CALGARY, Alberta (Reuters) - Canada said on Tuesday it would spend up to C$24 million ($22.4 million) compensating veterans forced to be exposed to Cold War-era nuclear blasts but never recognized for their sacrifices.
The recognition of Canada’s so-called atomic veterans, which comes days before an expected election call, also extends to military personnel who decontaminated an Ontario nuclear plant in the 1950s after two reactor accidents.
The president of the association that has been fighting for official and financial acknowledgment for decades, said she may accept the C$24,000 settlement being offered on behalf of her husband, who died 15 years ago, but stressed that it did not nearly make up for her loss.
Defence Minister Peter MacKay said as many as 1,000 veterans, or their estates, could be entitled to payments. He said in Calgary the move was years in the making.
“We simply felt that now was the time to deliver on this commitment to see a form of financial recognition, but more importantly public acknowledgment, of the tremendous contribution that atomic veterans made to the security of our country, and made with, really, little choice,” MacKay told reporters.
“They were given an order, which they obeyed valiantly.”
Earlier this year, some of the veterans launched a class-action lawsuit against Ottawa, saying many had suffered and died from the effects of radiation.
From the end of World War Two until 1958, Canada’s military took part in nuclear weapons tests in Nevada, the South Pacific and Australia, with personnel exposed to blasts wearing little or no protection in the top-secret missions.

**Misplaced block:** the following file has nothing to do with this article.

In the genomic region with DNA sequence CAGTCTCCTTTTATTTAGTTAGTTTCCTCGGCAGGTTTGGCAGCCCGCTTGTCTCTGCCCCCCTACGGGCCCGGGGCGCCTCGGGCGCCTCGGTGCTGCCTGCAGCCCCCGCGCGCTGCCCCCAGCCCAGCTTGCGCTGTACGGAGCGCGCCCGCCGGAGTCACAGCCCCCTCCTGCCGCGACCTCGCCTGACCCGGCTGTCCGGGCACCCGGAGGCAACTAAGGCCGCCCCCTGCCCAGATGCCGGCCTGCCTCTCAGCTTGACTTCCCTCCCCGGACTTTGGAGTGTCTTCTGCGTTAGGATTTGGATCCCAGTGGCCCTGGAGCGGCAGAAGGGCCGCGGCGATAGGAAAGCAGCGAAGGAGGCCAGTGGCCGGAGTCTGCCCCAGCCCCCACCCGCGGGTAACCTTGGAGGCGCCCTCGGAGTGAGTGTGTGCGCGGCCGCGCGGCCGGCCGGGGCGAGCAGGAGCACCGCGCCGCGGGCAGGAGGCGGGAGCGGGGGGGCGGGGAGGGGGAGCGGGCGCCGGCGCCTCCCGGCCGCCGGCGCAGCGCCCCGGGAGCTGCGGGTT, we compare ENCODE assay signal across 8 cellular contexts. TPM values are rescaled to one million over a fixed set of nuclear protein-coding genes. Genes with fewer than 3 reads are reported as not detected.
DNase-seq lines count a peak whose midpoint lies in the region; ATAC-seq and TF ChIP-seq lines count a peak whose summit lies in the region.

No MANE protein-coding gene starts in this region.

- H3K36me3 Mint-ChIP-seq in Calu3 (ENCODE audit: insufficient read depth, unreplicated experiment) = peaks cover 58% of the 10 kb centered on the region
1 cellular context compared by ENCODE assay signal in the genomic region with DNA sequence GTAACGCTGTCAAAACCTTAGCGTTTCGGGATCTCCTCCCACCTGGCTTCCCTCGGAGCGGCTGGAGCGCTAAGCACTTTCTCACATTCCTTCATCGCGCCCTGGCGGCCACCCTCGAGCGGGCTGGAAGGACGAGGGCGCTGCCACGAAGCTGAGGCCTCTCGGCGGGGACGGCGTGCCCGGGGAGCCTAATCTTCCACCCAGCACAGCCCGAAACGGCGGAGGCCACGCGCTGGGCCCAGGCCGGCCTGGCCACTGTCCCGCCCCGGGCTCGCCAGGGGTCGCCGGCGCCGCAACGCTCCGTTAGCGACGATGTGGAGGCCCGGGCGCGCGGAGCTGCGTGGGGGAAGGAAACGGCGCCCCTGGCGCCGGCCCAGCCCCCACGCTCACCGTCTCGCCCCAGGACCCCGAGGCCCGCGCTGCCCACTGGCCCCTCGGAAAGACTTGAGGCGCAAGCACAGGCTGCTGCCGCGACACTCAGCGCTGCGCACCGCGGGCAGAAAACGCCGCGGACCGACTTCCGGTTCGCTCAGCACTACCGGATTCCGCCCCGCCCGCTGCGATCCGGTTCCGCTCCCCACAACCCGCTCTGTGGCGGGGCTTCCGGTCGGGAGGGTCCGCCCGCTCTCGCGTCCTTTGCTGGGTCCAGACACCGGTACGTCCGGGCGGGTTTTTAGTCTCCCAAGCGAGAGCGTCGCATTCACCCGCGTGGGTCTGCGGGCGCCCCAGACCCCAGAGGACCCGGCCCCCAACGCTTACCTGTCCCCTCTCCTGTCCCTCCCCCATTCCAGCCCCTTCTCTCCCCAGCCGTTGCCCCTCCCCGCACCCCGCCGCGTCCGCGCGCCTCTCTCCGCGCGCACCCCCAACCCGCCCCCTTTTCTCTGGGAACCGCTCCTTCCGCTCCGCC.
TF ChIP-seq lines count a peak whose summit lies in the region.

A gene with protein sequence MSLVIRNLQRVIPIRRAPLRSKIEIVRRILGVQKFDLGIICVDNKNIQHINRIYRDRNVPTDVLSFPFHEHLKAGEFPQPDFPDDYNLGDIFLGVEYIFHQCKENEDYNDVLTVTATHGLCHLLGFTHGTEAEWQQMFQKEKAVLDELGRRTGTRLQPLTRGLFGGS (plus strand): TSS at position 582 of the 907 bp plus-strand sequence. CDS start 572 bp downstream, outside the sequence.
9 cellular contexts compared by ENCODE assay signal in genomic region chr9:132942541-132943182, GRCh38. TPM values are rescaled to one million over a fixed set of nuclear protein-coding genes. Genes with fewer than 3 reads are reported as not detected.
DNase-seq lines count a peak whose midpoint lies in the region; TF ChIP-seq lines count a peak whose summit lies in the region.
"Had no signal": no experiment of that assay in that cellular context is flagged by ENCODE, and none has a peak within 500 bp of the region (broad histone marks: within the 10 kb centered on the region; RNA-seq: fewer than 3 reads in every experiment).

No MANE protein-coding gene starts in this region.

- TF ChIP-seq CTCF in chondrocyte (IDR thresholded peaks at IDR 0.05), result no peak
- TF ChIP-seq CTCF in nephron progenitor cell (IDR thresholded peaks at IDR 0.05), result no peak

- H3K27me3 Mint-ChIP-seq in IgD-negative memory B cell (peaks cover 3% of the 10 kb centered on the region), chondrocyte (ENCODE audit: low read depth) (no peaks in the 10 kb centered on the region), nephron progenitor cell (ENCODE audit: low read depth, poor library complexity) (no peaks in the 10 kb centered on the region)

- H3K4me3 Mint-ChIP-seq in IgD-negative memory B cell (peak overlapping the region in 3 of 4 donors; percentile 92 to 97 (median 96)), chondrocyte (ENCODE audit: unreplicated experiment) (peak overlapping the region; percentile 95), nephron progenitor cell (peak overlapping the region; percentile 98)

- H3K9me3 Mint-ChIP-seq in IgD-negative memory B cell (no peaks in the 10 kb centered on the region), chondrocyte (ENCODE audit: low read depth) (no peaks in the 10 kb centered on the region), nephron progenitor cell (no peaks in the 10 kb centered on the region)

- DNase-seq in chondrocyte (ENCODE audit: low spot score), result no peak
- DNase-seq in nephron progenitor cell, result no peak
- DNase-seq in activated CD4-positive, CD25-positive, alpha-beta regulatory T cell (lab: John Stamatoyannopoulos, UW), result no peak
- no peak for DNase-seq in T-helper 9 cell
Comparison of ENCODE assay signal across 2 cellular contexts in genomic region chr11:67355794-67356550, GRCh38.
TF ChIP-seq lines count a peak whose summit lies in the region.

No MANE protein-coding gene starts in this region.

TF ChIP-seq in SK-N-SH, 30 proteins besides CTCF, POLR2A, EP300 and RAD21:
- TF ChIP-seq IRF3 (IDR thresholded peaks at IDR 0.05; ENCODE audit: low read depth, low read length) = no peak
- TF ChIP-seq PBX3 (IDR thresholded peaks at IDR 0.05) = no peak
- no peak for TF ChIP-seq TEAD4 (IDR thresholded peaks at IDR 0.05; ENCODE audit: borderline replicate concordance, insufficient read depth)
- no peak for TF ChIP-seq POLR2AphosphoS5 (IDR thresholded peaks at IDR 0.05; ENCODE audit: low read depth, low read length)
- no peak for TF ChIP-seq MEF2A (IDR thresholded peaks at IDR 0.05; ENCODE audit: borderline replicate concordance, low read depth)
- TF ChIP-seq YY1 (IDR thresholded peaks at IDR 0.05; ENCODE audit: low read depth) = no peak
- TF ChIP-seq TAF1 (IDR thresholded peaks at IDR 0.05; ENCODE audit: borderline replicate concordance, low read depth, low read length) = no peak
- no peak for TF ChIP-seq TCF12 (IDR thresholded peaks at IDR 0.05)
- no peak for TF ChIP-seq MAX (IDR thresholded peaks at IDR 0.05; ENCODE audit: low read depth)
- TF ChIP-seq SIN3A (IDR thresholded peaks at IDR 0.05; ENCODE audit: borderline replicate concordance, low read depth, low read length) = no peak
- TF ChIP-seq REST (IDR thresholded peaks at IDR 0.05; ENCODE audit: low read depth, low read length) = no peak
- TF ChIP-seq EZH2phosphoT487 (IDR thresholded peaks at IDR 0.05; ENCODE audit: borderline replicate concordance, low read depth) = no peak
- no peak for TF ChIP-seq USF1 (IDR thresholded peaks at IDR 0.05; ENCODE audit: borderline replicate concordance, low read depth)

They were also deployed to help with emergency decontamination of the Chalk River, Ontario, nuclear plant following major reactor accidents in 1952 and 1958.
In 2006, former Defence Minister Gordon O’Connor ordered a report to find out how many Canadians participated in the tests and cleanups without ever being recognized.
“So we simply wanted to see that this was done, that an election or anything else would not pre-empt the delivery of this commitment,” MacKay said.
Joan Robichaud’s husband participated in nuclear testing in Nevada in August 1957, and died 15 years ago, having suffered with ailments she said were related to radiation exposure.
“I probably would accept the C$24,000, but I still don’t feel it’s enough for what the families have gone through,” said Robichaud, who is president of the Canadian Atomic Veterans Association.
She pointed out that U.S. atomic veterans have been offered $75,000.
Association spokesman and atomic veteran Jim Huntley, 69, said the members would now try to weigh if they should continue the class action.
Editing by Rob Wilson
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